Note: My "High Poly" space ship is still only 1900 polygons (compared to 252 polygons on my low poly version.) You can go absolutely crazy here with tens or hundreds of thousands of polygons - it won't affect the performance in the game and you can add a lot of details this way.
Once I was happy with my detailed version of the ship it was time to "Render To Texture" to create the normal map. I found a good YouTube tutorial for this so check it out and follow the steps to render your high poly version into a normal bump map:
[caption id="attachment_343" align="alignright" width="300" caption="Figure 15: Normal Map"][/caption]
The Normal Map I ended up with can be seen in Figure 15. I use a texture size of 1024x1024 pixels for all my texture maps. We'll apply this normal map to the low poly object in a minute.
Painting Diffuse and Specular Texture Maps
[caption id="attachment_345" align="alignright" width="300" caption="Figure 16: Diffuse Map"][/caption]
In Photoshop I loaded the UVW Template previously created (See Figure 13 earlier in this post.) I found some free textures (on CGTextures and Deviantart) that I used as a base for the Diffuse map (the actual texture of the space ship) and Specular map (shininess of the surfaces on the space ship.)
On the diffuse map (see Figure 16) I used grey metal textures as a base and I then added some shading, dirt, scratches, rivets, armor plate edges, text, and paint a simple paint job. The diffuse map is where you generally paint everything that you want to appear on your object.
[caption id="attachment_347" align="alignright" width="300" caption="Figure 17: Specular Map"][/caption]
I then also created a specular map (see Figure 17.) The purpose of the specular map is to describe how shiny certain areas of the space ship should be. Black is no shininess at all and white is as shiny as it can be. You can of course have shades of grey in between.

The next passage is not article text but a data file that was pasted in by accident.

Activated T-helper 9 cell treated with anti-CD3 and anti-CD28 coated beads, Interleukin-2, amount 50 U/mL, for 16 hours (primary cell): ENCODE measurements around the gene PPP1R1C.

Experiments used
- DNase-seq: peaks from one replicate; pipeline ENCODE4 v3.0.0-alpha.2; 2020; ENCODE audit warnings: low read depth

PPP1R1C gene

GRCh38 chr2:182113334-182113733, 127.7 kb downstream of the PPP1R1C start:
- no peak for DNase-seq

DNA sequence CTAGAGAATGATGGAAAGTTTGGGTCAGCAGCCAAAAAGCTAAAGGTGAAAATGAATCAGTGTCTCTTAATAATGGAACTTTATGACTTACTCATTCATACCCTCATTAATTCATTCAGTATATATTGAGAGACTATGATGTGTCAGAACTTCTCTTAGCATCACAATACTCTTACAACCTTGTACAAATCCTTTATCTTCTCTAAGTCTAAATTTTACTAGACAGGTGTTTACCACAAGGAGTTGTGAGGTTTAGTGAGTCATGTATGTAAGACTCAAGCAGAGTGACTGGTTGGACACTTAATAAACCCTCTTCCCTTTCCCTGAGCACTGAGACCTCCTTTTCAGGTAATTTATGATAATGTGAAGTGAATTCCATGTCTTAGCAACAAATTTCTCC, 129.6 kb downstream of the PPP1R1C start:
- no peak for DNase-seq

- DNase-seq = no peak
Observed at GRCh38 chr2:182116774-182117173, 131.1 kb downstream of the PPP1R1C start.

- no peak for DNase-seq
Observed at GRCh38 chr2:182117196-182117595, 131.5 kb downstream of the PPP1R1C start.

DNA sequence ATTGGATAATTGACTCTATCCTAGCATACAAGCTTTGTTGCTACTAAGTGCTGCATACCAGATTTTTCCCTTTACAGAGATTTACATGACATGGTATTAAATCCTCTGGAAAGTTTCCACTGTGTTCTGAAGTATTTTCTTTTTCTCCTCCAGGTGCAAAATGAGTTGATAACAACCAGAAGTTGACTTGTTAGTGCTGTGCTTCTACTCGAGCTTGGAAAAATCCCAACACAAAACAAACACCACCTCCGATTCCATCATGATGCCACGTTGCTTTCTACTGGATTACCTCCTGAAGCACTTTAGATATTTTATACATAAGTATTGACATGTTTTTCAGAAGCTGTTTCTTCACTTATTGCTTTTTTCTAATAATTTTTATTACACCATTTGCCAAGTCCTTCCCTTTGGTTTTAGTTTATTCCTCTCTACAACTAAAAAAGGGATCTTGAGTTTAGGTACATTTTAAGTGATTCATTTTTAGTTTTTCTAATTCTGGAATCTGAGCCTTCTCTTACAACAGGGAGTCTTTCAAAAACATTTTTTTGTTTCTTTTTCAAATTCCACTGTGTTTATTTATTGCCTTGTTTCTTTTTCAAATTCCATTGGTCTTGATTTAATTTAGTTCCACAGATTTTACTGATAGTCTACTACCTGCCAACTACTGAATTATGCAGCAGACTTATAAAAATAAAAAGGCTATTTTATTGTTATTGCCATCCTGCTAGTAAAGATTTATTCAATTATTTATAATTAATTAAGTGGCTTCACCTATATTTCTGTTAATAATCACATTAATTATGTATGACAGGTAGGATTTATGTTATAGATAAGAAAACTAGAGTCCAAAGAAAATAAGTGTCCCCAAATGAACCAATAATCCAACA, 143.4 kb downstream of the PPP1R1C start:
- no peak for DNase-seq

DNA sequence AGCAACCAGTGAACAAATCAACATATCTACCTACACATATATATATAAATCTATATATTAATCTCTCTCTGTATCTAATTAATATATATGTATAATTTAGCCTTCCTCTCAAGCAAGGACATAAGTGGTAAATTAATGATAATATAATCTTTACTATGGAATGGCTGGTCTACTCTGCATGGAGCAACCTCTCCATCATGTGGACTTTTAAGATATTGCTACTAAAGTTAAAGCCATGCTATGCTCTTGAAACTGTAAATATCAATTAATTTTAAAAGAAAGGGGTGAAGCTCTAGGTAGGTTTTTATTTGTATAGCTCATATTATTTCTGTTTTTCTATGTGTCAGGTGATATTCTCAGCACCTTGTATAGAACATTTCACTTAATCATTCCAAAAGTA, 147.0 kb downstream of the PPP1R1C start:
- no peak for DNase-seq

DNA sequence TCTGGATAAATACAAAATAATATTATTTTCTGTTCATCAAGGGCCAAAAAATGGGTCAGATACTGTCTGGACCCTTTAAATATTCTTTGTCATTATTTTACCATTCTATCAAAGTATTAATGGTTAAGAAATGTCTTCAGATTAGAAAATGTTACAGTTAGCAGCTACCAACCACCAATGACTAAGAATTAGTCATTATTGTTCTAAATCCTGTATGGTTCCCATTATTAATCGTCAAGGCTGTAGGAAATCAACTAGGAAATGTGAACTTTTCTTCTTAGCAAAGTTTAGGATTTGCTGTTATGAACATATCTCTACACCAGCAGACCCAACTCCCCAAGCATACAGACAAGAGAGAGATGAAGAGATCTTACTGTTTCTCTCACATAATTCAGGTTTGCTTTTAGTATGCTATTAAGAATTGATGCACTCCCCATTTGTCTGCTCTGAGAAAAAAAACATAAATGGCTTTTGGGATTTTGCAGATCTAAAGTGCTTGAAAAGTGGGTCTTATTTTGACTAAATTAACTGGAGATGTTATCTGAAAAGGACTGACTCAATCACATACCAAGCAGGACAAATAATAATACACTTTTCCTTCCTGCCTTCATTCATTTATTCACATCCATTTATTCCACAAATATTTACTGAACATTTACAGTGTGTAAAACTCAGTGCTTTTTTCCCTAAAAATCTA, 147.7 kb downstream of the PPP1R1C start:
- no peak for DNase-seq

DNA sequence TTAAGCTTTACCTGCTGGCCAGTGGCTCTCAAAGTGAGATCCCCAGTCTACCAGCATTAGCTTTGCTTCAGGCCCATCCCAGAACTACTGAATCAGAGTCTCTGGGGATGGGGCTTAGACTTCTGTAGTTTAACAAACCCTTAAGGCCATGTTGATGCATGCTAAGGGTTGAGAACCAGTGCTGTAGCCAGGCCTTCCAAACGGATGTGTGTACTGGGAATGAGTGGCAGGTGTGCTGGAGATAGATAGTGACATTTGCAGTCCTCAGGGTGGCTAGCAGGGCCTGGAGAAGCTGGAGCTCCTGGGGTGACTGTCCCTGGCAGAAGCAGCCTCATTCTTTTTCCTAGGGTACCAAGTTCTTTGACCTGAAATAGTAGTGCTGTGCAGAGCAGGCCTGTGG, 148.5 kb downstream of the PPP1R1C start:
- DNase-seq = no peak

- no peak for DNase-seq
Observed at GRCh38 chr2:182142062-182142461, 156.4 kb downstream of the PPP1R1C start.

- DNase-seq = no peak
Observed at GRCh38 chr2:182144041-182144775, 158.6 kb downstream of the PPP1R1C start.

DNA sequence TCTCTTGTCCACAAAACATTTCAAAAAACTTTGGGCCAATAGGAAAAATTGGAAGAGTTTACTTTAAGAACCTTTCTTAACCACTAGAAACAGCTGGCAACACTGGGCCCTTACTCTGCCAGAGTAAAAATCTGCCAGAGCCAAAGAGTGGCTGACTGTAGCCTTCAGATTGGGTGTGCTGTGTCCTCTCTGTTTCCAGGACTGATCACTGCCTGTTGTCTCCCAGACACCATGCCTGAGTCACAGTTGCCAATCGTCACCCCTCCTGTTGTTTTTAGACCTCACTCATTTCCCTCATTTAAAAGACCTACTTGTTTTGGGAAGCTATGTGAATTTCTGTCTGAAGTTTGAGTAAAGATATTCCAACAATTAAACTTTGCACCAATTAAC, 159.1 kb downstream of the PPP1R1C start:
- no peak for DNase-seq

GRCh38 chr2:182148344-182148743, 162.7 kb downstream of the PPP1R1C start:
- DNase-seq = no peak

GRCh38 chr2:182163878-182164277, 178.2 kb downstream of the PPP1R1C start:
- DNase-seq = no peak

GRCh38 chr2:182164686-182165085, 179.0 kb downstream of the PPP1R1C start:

I used scratched metal surfaces covering most parts of the ship. The engines I made less shiny and also the cockpit as it reflected too much light for my liking (making it pure white with its flat surfaces.) I also made the rivets more shiny to make them standout somewhat.
[caption id="attachment_348" align="alignright" width="323" caption="Figure 18: Material"][/caption]
Creating the material
Now we have the diffuse map (Figure 16), the specular map (Figure 17), and the normal map (Figure 15.) Time to create the material. In the Material Editor I simply loaded the three images into the diffuse color, specular level, and bump slots as seen in Figure 18. I raised the Bump value from the original 30 to a value of 100.
Just to clarify - the material is assigned to the Low Poly object. The High Poly object can be hidden or deleted.
This is what the final rendering of the object looks like:
...and the specular shininess can best be previewed in this video clip:
The music in the video is available for licensing on my Imphenzia Soundtrack page. If you are here because you are making a space related game - you may also want to look at my site www.spacebox4096.com for space images with extremely high resolution to use as environment maps.
I hope you find some use out of this post - I'd be very happy if you drop a comment if this helped you out in any way =)
Thanks to the members of Maxforums.org for helping me with some useful tips, feedback, and links to tutorials.